1.) Firstly, right-click on the folder you want to share. Then, click on the “Local Network Share” menu option.

2.) In the pop-up dialog, enable the checkbox which says “Share this folder”.

3.) If you’re doing this for the first time, it will prompt to install the samba sharing service.

Just click “Install service” and confirm in next dialog to install the required packages.

4.) After installing them, go back to the previous dialog in step 1.). Enable “Share this folder” and tick “Guest access” and “Allow others to create and delete …” accordingly.

If you enabled the write permission (“Allow others to create and delete …”), it will prompt to change the folder permissions.

5.) If you got “‘network share’ return 255” error, open terminal (Ctrl+Alt+T) and run command to add current user to ‘sambashare’ group should fix the issue after logged out and back in.

sudo gpasswd --add $USER sambashare

And, if you didn’t enable guest access then a separated password has to be added for authentication:

sudo smbpasswd -a $USER

To access this samba share:

For Windows user, press Window key + R on keyboard to open “Run” box, and type \\ubuntu-machine-ip. Then type username and password you set in previous step to access this folder.

For Linux user (only tested in GNOME), open “Files -> Other Locations” and type smb://ubuntu-machine-ip in button to connect.

For MacOS, press command + K on keyboard to open Connect to Server dialog, type smb://ubuntu-machine-ip and hit Enter to access.

For those want to install the Sublime Text code editor, here’s the step by step how to guide for Ubuntu 22.04 in 3 different ways.

Option 1: Snap package

A group of contributers maintain the text editor in Snap package format. Ubuntu 20.04 + users can simply search for and install it from Ubuntu Software (aka Snap Store):

Install Sublime Text from Ubuntu Software

The snap package runs in sandbox and always up-to-date since it receives updates automatically. The only downside could be that some do NOT like sandboxing apps.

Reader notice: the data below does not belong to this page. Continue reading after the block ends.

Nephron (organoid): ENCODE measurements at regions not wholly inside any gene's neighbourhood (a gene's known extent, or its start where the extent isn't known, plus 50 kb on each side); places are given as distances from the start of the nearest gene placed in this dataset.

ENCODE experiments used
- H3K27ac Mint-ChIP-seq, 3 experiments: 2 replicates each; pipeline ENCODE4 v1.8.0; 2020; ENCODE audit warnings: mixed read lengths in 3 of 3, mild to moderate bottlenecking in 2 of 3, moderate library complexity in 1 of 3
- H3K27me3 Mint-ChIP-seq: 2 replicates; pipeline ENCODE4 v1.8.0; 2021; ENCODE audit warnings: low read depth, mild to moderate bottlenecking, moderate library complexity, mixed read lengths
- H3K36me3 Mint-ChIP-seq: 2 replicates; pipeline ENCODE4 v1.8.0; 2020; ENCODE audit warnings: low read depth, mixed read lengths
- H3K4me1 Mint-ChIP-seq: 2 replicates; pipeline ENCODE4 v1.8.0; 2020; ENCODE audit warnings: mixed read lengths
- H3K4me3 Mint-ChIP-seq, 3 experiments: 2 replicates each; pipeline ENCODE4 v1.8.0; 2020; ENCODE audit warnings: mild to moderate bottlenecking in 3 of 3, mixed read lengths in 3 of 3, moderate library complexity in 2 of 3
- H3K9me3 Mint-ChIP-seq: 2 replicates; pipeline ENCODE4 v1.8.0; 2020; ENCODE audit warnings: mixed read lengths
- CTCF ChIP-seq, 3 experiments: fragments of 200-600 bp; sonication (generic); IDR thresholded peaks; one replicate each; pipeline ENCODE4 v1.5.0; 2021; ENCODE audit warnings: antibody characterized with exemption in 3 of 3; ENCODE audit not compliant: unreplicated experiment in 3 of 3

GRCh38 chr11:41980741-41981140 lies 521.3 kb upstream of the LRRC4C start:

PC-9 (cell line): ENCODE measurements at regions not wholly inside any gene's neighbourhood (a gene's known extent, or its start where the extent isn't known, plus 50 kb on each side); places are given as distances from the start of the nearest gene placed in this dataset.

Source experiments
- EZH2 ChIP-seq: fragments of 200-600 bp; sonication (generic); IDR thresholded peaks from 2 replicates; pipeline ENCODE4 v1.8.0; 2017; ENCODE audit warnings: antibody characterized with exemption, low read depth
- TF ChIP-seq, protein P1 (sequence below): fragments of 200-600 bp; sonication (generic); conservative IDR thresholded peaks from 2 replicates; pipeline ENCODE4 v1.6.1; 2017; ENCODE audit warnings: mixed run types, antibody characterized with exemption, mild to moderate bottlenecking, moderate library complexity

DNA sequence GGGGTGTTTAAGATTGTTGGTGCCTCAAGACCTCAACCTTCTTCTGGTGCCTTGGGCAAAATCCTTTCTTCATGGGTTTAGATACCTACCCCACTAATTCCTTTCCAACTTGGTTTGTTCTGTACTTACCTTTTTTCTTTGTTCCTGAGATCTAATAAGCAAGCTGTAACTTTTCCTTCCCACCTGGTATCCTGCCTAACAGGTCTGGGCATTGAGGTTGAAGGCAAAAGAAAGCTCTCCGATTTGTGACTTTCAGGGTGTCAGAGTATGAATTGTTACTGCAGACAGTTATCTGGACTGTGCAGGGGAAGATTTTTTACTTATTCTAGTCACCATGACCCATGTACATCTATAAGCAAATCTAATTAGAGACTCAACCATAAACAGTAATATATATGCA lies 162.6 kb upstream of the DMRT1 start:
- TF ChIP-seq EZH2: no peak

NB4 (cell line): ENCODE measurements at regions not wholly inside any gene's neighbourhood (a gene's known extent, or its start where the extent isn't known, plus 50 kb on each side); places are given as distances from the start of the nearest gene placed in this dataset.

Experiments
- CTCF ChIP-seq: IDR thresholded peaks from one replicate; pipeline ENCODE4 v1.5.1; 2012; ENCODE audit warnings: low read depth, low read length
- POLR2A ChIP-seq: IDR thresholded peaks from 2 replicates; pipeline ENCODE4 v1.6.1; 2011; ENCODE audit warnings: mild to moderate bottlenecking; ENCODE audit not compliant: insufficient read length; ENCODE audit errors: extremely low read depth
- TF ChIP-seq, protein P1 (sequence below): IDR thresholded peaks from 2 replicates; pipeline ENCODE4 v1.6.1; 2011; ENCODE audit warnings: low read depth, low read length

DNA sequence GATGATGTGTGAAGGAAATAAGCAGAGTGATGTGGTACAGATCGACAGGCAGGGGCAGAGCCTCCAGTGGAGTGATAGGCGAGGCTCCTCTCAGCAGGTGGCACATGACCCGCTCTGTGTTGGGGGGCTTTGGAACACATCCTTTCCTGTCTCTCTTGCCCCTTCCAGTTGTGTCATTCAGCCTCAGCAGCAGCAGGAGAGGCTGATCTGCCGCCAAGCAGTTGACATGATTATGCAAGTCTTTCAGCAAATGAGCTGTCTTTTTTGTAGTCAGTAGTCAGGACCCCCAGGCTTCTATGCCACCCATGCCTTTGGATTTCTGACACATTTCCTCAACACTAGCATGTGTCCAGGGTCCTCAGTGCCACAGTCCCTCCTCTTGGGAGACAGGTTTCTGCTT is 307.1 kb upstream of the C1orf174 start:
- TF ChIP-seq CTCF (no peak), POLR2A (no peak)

For those prefer Linux commands, the package also can be installed by running the command below in terminal:

sudo snap install sublime-text --classic

Option 2: Official Apt repository

This is the official .deb package works in Ubuntu, Linux Mint, Debian, and even Raspberry Pi OS (arm64).

1. Firstly, press Ctrl+Alt+T on keyboard to open terminal. When it opens, run the command below to make sure ‘https’ source is supported:

sudo apt-get install apt-transport-https

2. Add the repository key

The sublime text website still use the ‘apt-key‘ command in its document, which is deprecated.

For security reason, Debian has updated the policy. And, it’s recommend to use the command below instead to install the key:

wget -qO - | gpg --dearmor | sudo tee /usr/share/keyrings/sublimehq-pub.gpg

It will download the key from its website, convert it to un-readable encrypted key, and put into “/usr/share/keyring” directory.

3. Add the official repository

Next, run the command below to create a source file and edit it via Gedit text editor:

sudo gedit /etc/apt/sources.list.d/sublime-text.list

When the file opens, add the following line (it’s a single line) and save it.

deb [signed-by=/usr/share/keyrings/sublimehq-pub.gpg] apt/stable/

This step can be done alternatively by running the single command below:

echo "deb [signed-by=/usr/share/keyrings/sublimehq-pub.gpg] apt/stable/" | sudo tee /etc/apt/sources.list.d/sublime-text.list

4. Finally, update system package cache and install the code editor by running the following 2 commands one by one:

sudo apt update
sudo apt install sublime-text

Option 3: Flatpak package

Sublime Text 4 is NOT available as Flatpak so far. But for the old version 3, you may install it by running the commands below one by one in terminal.

NOTE: Like Snap, the Sublime Text as flatpak is also un-official package maintained by contributors, runs in sandbox and updates automatically.

Firstly, press Ctrl+Alt+T to open terminal and run command to install Flatpak daemon:

sudo apt install flatpak

Then, install Sublime Text 3 via Flatpak by running command:

flatpak install

Uninstall Sublime Text:

For the Snap package, remove it either using Ubuntu Software or by running command in terminal:

sudo snap remove --purge sublime-text

For the Flatpak package, use the command to uninstall the package:

flatpak uninstall --delete-data com.sublimetext.three

and cleanup useless run-times via flatpak uninstall --unused.

For the official .deb package, remove it by running command:

sudo apt remove --autoremove sublime-text

The apt repository will not display in “Software & Updates” utility, so get rid of it by running command to remove the source file:

sudo rm /etc/apt/sources.list.d/sublime-text.list

And remove the key file by running command:

sudo rm /usr/share/keyrings/sublimehq-pub.gpg


Here I introduced 3 ways to install Sublime Text in Ubuntu. The Snap is the easiest, which is available in Ubuntu Software, but the official apt repository is recommended! For those still looking for the old Sublime Text 3, the Flatpak package is available for choice.